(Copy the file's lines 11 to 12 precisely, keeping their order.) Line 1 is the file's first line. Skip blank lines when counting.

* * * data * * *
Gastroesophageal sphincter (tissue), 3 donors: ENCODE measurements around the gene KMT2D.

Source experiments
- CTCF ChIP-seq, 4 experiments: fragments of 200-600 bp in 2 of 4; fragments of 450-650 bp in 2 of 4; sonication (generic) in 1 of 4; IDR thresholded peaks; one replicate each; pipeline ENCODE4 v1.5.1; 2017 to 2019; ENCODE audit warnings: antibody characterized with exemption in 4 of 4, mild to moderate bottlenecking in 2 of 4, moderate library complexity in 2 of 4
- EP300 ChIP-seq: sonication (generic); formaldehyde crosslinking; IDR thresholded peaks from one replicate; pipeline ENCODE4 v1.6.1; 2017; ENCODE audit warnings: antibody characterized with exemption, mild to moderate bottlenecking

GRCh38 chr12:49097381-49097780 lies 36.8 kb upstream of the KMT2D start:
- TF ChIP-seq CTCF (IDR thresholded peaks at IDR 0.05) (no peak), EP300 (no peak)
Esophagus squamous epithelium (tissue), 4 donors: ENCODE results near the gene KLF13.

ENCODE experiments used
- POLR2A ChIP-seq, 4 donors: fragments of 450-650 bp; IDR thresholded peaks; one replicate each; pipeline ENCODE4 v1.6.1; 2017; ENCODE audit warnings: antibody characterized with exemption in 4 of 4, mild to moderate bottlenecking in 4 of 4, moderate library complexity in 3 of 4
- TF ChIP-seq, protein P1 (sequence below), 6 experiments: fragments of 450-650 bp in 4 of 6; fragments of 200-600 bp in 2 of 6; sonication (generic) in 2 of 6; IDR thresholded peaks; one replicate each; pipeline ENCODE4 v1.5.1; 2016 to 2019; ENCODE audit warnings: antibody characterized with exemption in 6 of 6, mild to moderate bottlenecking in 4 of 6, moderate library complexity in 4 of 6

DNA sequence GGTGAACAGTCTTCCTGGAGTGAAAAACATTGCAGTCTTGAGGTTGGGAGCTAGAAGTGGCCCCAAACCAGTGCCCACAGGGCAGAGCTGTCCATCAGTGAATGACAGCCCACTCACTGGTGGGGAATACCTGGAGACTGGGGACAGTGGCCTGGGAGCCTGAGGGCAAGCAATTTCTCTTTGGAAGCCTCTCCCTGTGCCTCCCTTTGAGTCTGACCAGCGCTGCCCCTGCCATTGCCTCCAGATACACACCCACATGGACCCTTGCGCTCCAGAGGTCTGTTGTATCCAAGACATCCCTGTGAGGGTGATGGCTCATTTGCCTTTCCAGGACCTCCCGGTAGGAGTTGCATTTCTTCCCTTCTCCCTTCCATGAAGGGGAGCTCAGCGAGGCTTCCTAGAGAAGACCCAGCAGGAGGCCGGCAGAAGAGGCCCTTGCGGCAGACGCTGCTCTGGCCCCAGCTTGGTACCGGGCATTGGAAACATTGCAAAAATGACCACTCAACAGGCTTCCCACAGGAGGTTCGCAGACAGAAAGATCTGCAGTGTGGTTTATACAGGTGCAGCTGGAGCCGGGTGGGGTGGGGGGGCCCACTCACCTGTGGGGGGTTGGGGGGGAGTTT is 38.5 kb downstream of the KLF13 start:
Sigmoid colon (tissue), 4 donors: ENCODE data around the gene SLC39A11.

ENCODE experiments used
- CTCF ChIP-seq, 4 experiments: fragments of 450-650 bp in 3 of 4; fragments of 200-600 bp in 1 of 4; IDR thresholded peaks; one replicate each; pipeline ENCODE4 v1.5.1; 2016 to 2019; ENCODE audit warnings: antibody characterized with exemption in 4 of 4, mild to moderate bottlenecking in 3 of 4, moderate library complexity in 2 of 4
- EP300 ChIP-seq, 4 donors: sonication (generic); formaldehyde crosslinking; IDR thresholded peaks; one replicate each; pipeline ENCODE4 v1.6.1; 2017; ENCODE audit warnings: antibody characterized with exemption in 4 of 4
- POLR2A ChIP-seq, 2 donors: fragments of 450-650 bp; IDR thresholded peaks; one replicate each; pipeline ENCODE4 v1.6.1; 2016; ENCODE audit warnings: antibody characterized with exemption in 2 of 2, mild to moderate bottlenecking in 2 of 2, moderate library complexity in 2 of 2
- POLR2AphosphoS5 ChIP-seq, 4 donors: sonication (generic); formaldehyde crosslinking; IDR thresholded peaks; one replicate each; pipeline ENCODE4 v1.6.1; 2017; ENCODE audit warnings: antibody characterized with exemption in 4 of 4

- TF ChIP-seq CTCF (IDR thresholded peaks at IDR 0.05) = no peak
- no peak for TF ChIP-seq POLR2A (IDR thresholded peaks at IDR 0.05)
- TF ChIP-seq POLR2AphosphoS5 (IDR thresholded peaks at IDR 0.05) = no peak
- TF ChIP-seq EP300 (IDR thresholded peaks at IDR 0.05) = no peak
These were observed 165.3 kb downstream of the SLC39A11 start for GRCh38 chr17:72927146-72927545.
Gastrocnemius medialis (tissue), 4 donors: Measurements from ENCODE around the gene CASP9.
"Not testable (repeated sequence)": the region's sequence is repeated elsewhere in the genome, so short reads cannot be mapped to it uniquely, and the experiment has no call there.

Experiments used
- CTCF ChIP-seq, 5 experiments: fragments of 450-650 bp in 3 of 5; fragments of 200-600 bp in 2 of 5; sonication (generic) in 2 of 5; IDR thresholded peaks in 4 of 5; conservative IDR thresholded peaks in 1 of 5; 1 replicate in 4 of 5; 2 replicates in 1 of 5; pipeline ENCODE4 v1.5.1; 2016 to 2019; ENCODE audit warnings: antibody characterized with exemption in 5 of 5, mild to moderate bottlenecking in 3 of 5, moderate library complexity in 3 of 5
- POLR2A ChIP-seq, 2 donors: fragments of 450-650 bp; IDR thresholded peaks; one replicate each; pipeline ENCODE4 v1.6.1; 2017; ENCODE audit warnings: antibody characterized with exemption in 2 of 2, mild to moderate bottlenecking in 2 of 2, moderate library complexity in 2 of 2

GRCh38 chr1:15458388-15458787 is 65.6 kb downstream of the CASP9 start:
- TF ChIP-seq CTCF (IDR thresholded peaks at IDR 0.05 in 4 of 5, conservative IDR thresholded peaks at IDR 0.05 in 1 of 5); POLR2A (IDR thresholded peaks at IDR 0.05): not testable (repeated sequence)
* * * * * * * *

DNA sequence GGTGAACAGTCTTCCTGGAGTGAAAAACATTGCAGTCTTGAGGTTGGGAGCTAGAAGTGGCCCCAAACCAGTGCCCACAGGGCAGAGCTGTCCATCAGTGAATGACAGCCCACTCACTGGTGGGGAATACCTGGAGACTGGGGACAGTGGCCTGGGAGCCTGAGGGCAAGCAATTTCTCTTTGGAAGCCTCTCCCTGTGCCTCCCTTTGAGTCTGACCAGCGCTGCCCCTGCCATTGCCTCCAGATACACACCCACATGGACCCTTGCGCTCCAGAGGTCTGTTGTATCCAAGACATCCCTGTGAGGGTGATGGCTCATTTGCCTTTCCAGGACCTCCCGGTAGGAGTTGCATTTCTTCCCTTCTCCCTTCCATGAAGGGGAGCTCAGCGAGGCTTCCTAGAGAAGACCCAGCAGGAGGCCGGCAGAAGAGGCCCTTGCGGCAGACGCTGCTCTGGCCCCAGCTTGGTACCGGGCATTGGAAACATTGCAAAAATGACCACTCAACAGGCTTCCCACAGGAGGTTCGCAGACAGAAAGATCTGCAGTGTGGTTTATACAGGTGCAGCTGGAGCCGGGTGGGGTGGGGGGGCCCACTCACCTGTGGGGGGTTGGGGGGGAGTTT is 38.5 kb downstream of the KLF13 start:
Sigmoid colon (tissue), 4 donors: ENCODE data around the gene SLC39A11.